I learned that the rapidity of my emotions and the power of my shame took control of me. My reactivity happened so quickly I realized only later that I had interpreted my wife’s not returning my loving look as a rejection. Later, when I was able to regain my composure by putting my thinking ahead of my feeling, I asked my wife why she had stepped back. She had a very reasonable explanation. We were dancing in front of her entire family. My “loving look” made her feel like I wanted to start lovemaking right then, and she felt uncomfortable returning my look in public.
I learned to identify when I was involved in the blame game. We are all responsible for what we make ourselves think and feel. I am the only one who can make me think a thought. Even in a Nazi concentration camp Dr. Viktor Frankl described in Man’s Search for Meaning how he held onto his sanity by knowing that he alone could determine what he thought. The guards could force him to carry out their commands or be killed, but they could not control his mind or his thoughts.
Our feelings arise from our thoughts. It is how we interpret events that give rise to our feelings. It was how I interpreted my wife’s taking a step back and telling me she felt uncomfortable that gave rise to my shame and my anger. I was blaming my wife for what I made myself think and feel—that I was being rejected. One form of the blame game is to blame others for what we make ourselves think and feel. When my wife told me that my look made her feel uncomfortable in public, I blamed myself for what she was making herself think and feel. The second form of the blame game is to blame ourselves for what others make themselves think and feel. I was in the blame game both ways.
In my experience it is the fear of feeling shame and worth-less that leads us to fear being wrong or admitting mistakes and keeps us from accepting responsibility. We need to reset the critical judge in our minds to accept our imperfections and mistakes and to comprehend that they do not make us worth-less. In fact, no one grows except through making mistakes. If we cannot admit to mistakes or being wrong and learning from them we stop ourselves from growing. We remain stuck in our false sense of being perfect, as though we are above making mistakes and no longer need to continue to learn.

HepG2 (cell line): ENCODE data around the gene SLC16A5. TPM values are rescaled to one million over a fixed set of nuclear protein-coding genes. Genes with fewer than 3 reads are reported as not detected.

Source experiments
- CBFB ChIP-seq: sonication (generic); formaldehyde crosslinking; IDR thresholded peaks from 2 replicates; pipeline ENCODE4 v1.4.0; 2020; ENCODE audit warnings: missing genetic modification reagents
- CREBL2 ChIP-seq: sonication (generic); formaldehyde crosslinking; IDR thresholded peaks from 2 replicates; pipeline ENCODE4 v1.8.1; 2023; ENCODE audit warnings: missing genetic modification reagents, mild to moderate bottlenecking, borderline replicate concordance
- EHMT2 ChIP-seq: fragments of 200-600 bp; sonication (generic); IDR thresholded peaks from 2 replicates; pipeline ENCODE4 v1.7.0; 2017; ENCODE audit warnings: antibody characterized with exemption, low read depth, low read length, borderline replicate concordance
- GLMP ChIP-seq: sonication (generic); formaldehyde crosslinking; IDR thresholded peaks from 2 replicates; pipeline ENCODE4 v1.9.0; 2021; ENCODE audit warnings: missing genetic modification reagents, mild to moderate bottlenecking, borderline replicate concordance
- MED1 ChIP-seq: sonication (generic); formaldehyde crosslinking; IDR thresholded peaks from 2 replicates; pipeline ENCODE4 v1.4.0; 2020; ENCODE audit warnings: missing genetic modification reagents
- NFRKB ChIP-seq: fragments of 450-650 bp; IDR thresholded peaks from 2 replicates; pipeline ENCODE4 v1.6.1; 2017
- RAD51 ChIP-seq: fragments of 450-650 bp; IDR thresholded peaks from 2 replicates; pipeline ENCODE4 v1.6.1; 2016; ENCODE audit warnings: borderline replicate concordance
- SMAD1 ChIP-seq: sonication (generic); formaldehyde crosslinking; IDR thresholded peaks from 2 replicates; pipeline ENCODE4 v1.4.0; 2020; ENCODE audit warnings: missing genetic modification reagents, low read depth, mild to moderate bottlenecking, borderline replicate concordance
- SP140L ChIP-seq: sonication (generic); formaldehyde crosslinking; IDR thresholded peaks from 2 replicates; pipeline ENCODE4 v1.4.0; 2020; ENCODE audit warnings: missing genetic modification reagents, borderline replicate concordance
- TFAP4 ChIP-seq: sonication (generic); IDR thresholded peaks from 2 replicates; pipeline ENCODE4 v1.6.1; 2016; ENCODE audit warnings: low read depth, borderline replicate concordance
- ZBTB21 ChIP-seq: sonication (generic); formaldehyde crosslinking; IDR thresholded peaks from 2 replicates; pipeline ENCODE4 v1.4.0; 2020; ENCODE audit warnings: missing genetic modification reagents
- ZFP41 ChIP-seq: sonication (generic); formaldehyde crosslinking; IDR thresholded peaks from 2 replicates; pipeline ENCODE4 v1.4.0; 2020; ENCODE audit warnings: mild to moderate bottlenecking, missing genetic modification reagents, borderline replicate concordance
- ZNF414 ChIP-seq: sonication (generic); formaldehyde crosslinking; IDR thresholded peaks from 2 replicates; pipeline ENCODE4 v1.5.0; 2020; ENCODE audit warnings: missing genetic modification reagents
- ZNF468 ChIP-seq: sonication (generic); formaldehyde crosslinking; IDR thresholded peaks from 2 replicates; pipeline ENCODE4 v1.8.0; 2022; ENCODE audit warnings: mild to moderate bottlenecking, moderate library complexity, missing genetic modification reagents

Our shame-based thinking leads us to act as if we are perfect by not admitting when we are wrong. We believe being infallible makes us more likeable, more desirable, and even more loveable. It doesn’t.
The simple truth is that blaming kills love. Blaming someone doesn’t solve the problem, it doesn’t correct anything. It just spares us from feeling responsible. It gets us off the hook, or attempts to do so. In truth it stops us from learning and growing. I will tell you something else that blaming doesn’t do: it doesn’t gain you respect. No one respects a blamer. No one loves a blamer. You don’t respect yourself when you’re a blamer. I know. I’ve been there.
Here’s the good news. When you recognize that you are a blamer you can change in an instant. All you have to do is take responsibility for your thoughts, feelings, and actions. If you have ever said, done, thought, or felt anything your spouse or anyone else says you did you accept responsibility for it. You will transform yourself in that instant. You will never be the same again. You will no longer be a blamer. You will be amazed how much better you feel about yourself, and about how you live your life, when you are self-responsible. You will find your spouse respects and loves you more and so do your friends, your family, and other people.